There was troubling inconsistency in how the presenters tackled the conference's question of how to get design to market. Many simply presented an inventory of their stuff, including a history of their organization: "Here's our trade show booth. Here's our collateral. Here's our space. Here's our logo. Here's an old logo." This was interesting, but it didn't go far enough towards answering the question. It did give you a picture of the organization, but there was no synthesis, no learning, and no idea of what we, the audience, might go do next.

Others presented case studies focused around a certain product, project, or division. For most, these were simply linear narratives about what happened, or a declaration of what makes them successful. These success stories, while a bit too slick to be fully believable (hey, we know that design projects and organizations are messy, slow, political and the rest), were inspiring, but still missing the piece about what we, the audience, could do.

A few presenters highlighted challenges they had faced, and how they dealt with them. This gave the audience real insight into how they solved their particular problems, and by implication how we might do so ourselves.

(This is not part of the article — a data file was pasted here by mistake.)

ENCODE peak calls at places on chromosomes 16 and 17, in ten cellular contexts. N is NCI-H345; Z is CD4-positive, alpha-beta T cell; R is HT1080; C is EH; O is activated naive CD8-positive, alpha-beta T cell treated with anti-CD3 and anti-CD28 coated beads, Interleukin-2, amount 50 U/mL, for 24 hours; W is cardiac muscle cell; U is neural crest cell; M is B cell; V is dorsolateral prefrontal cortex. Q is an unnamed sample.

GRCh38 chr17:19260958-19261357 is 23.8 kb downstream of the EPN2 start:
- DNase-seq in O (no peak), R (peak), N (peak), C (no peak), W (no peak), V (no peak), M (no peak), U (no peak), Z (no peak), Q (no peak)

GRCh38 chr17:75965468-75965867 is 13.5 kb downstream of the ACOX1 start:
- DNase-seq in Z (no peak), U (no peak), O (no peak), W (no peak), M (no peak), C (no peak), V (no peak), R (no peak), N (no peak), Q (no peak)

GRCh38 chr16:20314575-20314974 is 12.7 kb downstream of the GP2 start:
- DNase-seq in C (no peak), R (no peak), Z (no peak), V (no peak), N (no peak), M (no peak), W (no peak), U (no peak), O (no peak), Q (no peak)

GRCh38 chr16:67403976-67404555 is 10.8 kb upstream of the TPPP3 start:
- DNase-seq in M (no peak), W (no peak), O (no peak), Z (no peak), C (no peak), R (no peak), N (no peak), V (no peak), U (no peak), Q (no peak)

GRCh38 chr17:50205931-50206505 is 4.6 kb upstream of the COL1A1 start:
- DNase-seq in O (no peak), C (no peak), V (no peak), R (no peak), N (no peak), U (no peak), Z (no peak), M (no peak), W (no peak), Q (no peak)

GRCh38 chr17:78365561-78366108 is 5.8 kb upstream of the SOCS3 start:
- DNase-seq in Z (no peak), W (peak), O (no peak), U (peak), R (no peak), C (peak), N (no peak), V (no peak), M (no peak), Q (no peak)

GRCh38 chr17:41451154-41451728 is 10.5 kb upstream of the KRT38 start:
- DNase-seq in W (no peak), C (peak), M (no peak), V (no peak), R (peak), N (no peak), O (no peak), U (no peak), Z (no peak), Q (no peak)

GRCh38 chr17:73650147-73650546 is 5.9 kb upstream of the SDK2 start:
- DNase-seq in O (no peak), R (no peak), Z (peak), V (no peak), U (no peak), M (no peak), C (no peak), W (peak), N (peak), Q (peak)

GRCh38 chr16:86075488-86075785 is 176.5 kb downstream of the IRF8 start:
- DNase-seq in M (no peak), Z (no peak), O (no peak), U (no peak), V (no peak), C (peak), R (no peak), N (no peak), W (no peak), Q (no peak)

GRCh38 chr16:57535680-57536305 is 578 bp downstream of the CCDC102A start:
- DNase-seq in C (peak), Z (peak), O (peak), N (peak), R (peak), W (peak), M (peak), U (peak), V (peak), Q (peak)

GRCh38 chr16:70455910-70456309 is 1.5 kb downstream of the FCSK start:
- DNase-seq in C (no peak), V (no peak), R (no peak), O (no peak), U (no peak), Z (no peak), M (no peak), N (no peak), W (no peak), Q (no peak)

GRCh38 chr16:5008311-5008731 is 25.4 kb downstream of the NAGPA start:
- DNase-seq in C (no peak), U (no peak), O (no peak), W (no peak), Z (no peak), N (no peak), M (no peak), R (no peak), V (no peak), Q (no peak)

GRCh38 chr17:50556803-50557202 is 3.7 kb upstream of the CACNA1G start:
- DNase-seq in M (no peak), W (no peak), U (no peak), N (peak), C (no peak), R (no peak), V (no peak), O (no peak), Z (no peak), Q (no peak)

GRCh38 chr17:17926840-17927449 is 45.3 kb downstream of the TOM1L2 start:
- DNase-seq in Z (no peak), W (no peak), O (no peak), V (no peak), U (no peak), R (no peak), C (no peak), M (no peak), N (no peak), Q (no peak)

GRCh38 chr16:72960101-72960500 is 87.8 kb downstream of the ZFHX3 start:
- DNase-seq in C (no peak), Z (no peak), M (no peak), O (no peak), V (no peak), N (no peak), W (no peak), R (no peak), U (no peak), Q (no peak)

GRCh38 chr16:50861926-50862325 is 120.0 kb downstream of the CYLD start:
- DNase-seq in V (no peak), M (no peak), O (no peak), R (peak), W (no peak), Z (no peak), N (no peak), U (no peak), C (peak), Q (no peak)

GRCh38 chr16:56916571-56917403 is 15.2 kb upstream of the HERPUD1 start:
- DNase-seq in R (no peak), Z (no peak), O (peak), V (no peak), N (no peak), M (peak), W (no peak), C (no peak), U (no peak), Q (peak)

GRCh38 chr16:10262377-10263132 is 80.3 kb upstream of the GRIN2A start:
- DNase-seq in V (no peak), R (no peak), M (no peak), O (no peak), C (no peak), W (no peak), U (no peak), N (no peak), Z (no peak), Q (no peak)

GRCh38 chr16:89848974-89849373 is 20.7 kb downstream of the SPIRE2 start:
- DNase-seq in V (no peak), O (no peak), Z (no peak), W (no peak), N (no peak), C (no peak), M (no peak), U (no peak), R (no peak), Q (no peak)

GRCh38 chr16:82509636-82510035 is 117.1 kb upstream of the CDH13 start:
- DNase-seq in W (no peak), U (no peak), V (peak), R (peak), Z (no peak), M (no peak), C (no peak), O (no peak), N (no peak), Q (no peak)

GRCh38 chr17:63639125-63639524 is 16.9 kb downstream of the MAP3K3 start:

But what was missing was the next step...to really try and teach us something. Few rules-of-thumb or guiding principles, or anything for us to take away. Most spoke about themselves, their departments, their histories, and didn't make that outward leap to turning their experiences into lessons that we could use. This is the biggest opportunity for the Spark organizers to improve on for future events.

Being There

Spark:03 was oversold. Once registration closed, they decided to sell more tickets. Who can blame them? If you're starting something new (and this was a brand new venture between CCAC, Dwell magazine, Design Within Reach) and there's great interest, why not capture as much of that as you can?

But for us, this meant there wasn't enough space in the main area. Many were in a separate lecture hall with a video feed. The room was dark and we couldn't see who was there with us. We couldn't participate in questions. Eventually we all stopped clapping after the presentations as the experience shifted from live theater to television.

The space challenges also meant a real crush for workshop signups and people spent their breaks in a very intense queue.

These logistical issues created a sense of isolation from the content, and from our fellow conferees, severely limiting the event's power to get people doing more than absorbing data (talking, thinking, meeting and networking). I found those aspects of Spark to be quite disappointing. To boot, having the registration packets available upon arrival would have helped keep our focus on why we were there, rather than having to put energy into the logistics.

The conference home page is http://www.dwr.com/spark.cfm

Steve Portigal is a Bay Area ethnographic researcher who studies customer behavior and customer culture to develop new product strategies for his clients. Check out http://www.portigal.com.